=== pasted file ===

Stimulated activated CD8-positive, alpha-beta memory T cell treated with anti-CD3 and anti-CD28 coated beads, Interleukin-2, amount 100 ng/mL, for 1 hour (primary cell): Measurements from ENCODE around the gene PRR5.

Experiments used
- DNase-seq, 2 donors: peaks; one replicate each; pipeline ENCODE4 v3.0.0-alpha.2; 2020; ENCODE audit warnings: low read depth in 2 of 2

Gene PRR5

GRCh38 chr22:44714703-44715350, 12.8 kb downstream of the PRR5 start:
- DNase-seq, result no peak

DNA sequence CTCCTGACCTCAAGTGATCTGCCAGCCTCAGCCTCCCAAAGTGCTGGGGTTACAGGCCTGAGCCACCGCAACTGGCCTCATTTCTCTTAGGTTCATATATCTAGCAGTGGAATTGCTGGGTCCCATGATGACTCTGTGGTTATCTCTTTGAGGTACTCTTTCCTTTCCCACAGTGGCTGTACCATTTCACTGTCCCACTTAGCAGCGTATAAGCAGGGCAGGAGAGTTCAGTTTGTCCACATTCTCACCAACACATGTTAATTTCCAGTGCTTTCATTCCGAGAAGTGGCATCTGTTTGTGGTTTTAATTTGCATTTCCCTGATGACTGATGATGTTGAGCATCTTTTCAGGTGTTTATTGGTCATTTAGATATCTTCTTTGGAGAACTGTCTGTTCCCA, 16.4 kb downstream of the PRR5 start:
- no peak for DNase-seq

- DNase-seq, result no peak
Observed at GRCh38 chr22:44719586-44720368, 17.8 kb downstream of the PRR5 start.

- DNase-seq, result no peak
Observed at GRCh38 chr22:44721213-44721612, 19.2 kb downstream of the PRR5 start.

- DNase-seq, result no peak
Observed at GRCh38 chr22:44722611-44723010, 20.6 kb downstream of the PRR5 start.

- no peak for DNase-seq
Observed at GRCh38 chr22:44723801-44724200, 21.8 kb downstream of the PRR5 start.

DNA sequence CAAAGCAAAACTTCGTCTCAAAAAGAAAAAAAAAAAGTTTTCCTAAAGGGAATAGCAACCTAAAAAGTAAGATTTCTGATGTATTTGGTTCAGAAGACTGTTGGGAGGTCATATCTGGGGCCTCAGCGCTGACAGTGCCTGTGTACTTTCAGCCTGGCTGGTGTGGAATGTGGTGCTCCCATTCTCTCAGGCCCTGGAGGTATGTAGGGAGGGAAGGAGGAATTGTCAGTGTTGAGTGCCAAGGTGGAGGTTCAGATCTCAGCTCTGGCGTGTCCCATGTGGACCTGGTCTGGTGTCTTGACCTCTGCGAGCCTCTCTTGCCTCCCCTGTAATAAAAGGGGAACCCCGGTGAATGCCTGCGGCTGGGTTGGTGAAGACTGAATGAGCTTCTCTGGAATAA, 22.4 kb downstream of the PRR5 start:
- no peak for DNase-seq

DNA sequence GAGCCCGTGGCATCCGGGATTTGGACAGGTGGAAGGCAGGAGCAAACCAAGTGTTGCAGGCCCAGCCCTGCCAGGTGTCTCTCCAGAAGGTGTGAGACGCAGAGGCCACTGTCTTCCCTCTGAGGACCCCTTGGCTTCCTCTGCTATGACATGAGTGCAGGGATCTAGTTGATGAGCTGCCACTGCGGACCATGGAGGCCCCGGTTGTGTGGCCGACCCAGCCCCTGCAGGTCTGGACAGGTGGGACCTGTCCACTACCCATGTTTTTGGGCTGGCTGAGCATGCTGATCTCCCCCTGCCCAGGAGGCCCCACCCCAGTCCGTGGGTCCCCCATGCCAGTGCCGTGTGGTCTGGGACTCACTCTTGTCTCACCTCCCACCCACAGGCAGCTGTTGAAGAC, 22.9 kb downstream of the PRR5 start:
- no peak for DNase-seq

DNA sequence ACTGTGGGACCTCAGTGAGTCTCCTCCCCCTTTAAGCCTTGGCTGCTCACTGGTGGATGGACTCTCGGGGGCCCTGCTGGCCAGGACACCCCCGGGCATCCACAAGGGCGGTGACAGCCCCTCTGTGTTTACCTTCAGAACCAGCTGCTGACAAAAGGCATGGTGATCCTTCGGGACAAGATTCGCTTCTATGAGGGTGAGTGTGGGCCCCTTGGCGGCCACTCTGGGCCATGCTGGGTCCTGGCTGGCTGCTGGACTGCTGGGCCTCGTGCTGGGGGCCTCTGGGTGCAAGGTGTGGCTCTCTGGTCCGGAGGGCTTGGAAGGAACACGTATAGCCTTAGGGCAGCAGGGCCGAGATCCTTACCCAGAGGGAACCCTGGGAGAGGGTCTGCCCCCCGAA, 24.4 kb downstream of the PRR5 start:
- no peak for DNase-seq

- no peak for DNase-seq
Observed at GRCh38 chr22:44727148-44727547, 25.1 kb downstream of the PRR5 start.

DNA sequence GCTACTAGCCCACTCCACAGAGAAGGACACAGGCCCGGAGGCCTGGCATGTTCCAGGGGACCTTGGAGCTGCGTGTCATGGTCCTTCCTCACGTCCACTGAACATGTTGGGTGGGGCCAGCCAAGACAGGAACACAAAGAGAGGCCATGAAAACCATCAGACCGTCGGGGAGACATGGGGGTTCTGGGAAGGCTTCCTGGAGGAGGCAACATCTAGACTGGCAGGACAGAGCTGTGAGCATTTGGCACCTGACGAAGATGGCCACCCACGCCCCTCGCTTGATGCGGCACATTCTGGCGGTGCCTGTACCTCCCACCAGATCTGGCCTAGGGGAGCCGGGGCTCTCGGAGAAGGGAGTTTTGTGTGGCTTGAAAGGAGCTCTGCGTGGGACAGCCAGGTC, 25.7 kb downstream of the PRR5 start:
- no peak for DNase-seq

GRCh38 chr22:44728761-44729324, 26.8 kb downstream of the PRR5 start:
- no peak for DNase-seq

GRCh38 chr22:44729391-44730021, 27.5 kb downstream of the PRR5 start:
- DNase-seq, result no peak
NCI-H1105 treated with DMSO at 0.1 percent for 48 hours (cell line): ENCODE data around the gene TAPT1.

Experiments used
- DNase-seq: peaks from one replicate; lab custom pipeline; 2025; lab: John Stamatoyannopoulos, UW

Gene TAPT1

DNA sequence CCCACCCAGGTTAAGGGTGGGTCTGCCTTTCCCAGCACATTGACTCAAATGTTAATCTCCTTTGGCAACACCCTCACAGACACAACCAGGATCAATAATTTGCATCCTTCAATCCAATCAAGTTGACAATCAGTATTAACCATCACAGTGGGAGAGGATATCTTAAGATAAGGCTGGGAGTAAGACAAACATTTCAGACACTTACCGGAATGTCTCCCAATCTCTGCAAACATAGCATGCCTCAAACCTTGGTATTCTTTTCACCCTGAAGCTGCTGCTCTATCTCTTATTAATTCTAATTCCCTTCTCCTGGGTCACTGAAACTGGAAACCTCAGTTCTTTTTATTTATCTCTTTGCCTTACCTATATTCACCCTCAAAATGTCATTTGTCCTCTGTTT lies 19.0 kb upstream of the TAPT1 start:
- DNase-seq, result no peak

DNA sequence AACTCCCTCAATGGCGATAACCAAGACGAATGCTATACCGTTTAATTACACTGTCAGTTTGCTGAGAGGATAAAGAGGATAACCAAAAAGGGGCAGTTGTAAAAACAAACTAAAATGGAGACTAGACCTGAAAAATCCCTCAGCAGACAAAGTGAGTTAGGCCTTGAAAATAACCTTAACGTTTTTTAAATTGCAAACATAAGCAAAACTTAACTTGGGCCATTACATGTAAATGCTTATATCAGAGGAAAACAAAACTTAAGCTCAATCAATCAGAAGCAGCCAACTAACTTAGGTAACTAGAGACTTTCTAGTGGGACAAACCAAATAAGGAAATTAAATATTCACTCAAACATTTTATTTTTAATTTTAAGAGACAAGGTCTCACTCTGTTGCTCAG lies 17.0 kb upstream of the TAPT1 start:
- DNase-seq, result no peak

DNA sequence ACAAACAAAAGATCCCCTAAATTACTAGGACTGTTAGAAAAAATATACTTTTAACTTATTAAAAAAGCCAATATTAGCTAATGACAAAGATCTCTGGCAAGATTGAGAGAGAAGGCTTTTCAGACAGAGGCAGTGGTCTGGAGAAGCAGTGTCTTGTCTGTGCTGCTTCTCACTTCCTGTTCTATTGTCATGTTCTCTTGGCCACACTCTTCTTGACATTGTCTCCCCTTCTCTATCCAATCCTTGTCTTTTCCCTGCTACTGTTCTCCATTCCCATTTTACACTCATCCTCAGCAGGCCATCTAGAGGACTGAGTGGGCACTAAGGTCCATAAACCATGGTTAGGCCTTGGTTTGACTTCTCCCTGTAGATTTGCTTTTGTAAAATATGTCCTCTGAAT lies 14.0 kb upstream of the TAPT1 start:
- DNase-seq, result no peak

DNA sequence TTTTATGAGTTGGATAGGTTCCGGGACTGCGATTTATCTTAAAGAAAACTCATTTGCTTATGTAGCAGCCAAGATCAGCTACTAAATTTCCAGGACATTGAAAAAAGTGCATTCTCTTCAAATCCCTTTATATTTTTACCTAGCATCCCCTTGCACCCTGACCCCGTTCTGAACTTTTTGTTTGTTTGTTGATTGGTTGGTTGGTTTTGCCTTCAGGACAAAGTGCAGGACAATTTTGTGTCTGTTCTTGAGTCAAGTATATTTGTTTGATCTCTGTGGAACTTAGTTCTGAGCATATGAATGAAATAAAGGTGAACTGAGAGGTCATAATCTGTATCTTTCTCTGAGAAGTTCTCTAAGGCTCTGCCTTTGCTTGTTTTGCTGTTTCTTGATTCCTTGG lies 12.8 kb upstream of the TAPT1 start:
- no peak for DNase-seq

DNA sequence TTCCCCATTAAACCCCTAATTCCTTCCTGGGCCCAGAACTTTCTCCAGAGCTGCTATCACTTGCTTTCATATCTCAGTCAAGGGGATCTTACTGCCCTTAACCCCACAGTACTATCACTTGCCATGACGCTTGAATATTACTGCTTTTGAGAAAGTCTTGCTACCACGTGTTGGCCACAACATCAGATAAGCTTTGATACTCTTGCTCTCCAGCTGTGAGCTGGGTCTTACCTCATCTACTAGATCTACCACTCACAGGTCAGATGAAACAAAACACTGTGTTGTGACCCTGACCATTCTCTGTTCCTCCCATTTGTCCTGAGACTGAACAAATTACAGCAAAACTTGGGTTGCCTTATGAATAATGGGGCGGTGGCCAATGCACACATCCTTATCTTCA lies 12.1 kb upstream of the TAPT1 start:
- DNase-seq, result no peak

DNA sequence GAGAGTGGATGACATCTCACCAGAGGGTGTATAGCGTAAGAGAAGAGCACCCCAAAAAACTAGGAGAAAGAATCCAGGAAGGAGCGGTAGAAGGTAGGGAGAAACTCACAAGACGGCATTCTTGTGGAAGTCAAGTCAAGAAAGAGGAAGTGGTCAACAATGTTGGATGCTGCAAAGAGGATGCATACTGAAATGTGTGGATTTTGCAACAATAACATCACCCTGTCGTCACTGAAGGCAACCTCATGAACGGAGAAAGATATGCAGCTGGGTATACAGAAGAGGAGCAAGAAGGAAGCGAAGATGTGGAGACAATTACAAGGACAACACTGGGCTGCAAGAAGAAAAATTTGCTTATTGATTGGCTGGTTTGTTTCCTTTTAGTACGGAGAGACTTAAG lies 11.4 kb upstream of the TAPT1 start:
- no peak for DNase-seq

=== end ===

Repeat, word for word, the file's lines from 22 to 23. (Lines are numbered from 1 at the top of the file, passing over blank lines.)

- no peak for DNase-seq

- no peak for DNase-seq